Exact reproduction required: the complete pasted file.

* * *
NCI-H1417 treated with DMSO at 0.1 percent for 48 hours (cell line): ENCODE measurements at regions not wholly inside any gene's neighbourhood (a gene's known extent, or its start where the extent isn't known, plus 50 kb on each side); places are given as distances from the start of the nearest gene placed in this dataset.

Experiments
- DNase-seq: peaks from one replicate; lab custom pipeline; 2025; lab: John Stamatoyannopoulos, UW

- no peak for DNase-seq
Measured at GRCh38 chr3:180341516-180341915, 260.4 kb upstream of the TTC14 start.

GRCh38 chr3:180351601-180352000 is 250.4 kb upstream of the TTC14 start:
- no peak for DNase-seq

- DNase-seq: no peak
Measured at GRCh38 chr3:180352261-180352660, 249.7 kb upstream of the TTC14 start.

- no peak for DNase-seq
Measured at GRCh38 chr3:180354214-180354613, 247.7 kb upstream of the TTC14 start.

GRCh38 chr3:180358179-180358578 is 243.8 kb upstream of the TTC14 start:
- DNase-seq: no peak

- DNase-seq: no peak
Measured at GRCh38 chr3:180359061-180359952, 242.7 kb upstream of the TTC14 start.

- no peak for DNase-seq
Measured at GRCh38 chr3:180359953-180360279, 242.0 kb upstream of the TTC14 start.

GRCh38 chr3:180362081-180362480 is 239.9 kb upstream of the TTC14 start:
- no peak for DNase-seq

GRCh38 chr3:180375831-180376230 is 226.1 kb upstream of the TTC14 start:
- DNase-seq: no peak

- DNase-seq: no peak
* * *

NCI-H1417 treated with DMSO at 0.1 percent for 48 hours (cell line): ENCODE measurements at regions not wholly inside any gene's neighbourhood (a gene's known extent, or its start where the extent isn't known, plus 50 kb on each side); places are given as distances from the start of the nearest gene placed in this dataset.

Experiments
- DNase-seq: peaks from one replicate; lab custom pipeline; 2025; lab: John Stamatoyannopoulos, UW

- no peak for DNase-seq
Measured at GRCh38 chr3:180341516-180341915, 260.4 kb upstream of the TTC14 start.

GRCh38 chr3:180351601-180352000 is 250.4 kb upstream of the TTC14 start:
- no peak for DNase-seq

- DNase-seq: no peak
Measured at GRCh38 chr3:180352261-180352660, 249.7 kb upstream of the TTC14 start.

- no peak for DNase-seq
Measured at GRCh38 chr3:180354214-180354613, 247.7 kb upstream of the TTC14 start.

GRCh38 chr3:180358179-180358578 is 243.8 kb upstream of the TTC14 start:
- DNase-seq: no peak

- DNase-seq: no peak
Measured at GRCh38 chr3:180359061-180359952, 242.7 kb upstream of the TTC14 start.

- no peak for DNase-seq
Measured at GRCh38 chr3:180359953-180360279, 242.0 kb upstream of the TTC14 start.

GRCh38 chr3:180362081-180362480 is 239.9 kb upstream of the TTC14 start:
- no peak for DNase-seq

GRCh38 chr3:180375831-180376230 is 226.1 kb upstream of the TTC14 start:
- DNase-seq: no peak

- DNase-seq: no peak